Rokeach The Nature Of Human Values Pdf
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A Review of Rokeach's The Nature of Human Values
In his book The Nature of Human Values[^1^], Milton Rokeach explores the concept of values and its role in human behavior and society. He argues that values are the core concept across all the social sciences, as they influence both individual and collective attitudes and actions. He also proposes a classification of 36 terminal and instrumental values that can be used to measure and compare value systems of different groups and individuals.
Rokeach defines values as \"enduring beliefs that a specific mode of conduct or end-state of existence is personally or socially preferable to an opposite or converse mode of conduct or end-state of existence\" (p. 5). He distinguishes between two types of values: terminal values, which are desired goals or outcomes, such as happiness, freedom, or world peace; and instrumental values, which are preferred modes of behavior or means to achieve terminal values, such as honesty, courage, or creativity. He suggests that each person has a relatively stable hierarchy of values that guides his or her choices and actions.
To empirically study values, Rokeach developed a value survey that consists of two lists of 18 values each: one for terminal values and one for instrumental values. He asked respondents to rank the values in each list according to their importance as guiding principles in their lives. He then analyzed the value rankings of different groups and individuals, such as students, teachers, religious leaders, political activists, and prisoners. He found that value systems vary according to demographic, cultural, ideological, and situational factors. He also found that value systems are related to other psychological constructs, such as attitudes, beliefs, personality traits, and behaviors.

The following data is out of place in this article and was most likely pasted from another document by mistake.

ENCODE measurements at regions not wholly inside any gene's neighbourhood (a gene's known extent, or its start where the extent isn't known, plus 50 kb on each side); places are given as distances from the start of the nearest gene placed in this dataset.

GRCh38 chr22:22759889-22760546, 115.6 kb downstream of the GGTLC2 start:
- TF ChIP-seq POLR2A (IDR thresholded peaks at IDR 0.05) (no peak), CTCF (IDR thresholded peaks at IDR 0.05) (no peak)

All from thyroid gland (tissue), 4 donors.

Rokeach's book is a seminal contribution to the field of value research and has inspired many subsequent studies and applications. It provides a comprehensive theoretical framework and a practical tool for understanding and measuring human values. It also raises important questions about the nature, origin, development, and change of values in individuals and societies.
One of the main contributions of Rokeach's book is his identification of two universal value dimensions: self-transcendence versus self-enhancement, and conservation versus openness to change. Self-transcendence values reflect a concern for the welfare and interests of others, such as equality, social justice, and world peace. Self-enhancement values reflect a concern for one's own interests and achievements, such as power, wealth, and success. Conservation values reflect a preference for stability, security, and tradition, such as conformity, obedience, and respect for authority. Openness to change values reflect a preference for novelty, variety, and change, such as creativity, curiosity, and independence.
Rokeach also discusses the sources and consequences of value change. He argues that value change can occur as a result of personal experiences, social influences, or deliberate interventions. He suggests that value change can have positive or negative effects on individual and social well-being, depending on the direction and magnitude of the change. He also proposes some strategies for promoting desirable value change, such as education, persuasion, modeling, and reinforcement.
In conclusion, Rokeach's book is a classic work that has shaped the field of value research and practice. It offers a comprehensive and coherent theory of human values and their role in human behavior and society. It also provides a useful instrument for measuring and comparing value systems across different groups and individuals. It is a valuable resource for anyone interested in understanding and influencing human values. 061ffe29dd